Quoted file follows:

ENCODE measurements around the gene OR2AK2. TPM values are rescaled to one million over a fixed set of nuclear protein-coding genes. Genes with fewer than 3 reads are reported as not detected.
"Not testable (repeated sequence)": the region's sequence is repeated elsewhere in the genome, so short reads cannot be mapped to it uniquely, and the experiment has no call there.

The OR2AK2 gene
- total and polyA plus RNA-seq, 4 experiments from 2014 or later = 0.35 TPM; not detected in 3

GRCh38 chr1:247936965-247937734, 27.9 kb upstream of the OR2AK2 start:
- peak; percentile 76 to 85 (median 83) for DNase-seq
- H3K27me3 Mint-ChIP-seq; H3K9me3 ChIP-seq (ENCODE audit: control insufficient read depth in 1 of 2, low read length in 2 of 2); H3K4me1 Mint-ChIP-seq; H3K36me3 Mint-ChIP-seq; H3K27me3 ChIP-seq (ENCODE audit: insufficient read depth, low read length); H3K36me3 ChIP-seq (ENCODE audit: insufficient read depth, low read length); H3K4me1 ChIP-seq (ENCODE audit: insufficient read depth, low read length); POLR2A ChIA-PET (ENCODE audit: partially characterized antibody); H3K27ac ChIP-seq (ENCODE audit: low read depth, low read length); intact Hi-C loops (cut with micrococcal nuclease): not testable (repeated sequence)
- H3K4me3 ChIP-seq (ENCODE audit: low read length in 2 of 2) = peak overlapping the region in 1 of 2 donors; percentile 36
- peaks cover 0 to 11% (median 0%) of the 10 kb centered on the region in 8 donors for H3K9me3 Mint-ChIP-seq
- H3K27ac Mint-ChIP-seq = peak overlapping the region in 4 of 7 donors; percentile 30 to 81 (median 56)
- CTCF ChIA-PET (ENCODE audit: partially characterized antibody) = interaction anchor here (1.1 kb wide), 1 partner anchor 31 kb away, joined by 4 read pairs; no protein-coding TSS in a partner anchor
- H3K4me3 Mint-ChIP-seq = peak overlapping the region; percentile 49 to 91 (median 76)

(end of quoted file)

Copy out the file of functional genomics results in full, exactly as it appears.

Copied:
ENCODE measurements around the gene OR2AK2. TPM values are rescaled to one million over a fixed set of nuclear protein-coding genes. Genes with fewer than 3 reads are reported as not detected.
"Not testable (repeated sequence)": the region's sequence is repeated elsewhere in the genome, so short reads cannot be mapped to it uniquely, and the experiment has no call there.

The OR2AK2 gene
- total and polyA plus RNA-seq, 4 experiments from 2014 or later = 0.35 TPM; not detected in 3

GRCh38 chr1:247936965-247937734, 27.9 kb upstream of the OR2AK2 start:
- peak; percentile 76 to 85 (median 83) for DNase-seq
- H3K27me3 Mint-ChIP-seq; H3K9me3 ChIP-seq (ENCODE audit: control insufficient read depth in 1 of 2, low read length in 2 of 2); H3K4me1 Mint-ChIP-seq; H3K36me3 Mint-ChIP-seq; H3K27me3 ChIP-seq (ENCODE audit: insufficient read depth, low read length); H3K36me3 ChIP-seq (ENCODE audit: insufficient read depth, low read length); H3K4me1 ChIP-seq (ENCODE audit: insufficient read depth, low read length); POLR2A ChIA-PET (ENCODE audit: partially characterized antibody); H3K27ac ChIP-seq (ENCODE audit: low read depth, low read length); intact Hi-C loops (cut with micrococcal nuclease): not testable (repeated sequence)
- H3K4me3 ChIP-seq (ENCODE audit: low read length in 2 of 2) = peak overlapping the region in 1 of 2 donors; percentile 36
- peaks cover 0 to 11% (median 0%) of the 10 kb centered on the region in 8 donors for H3K9me3 Mint-ChIP-seq
- H3K27ac Mint-ChIP-seq = peak overlapping the region in 4 of 7 donors; percentile 30 to 81 (median 56)
- CTCF ChIA-PET (ENCODE audit: partially characterized antibody) = interaction anchor here (1.1 kb wide), 1 partner anchor 31 kb away, joined by 4 read pairs; no protein-coding TSS in a partner anchor
- H3K4me3 Mint-ChIP-seq = peak overlapping the region; percentile 49 to 91 (median 76)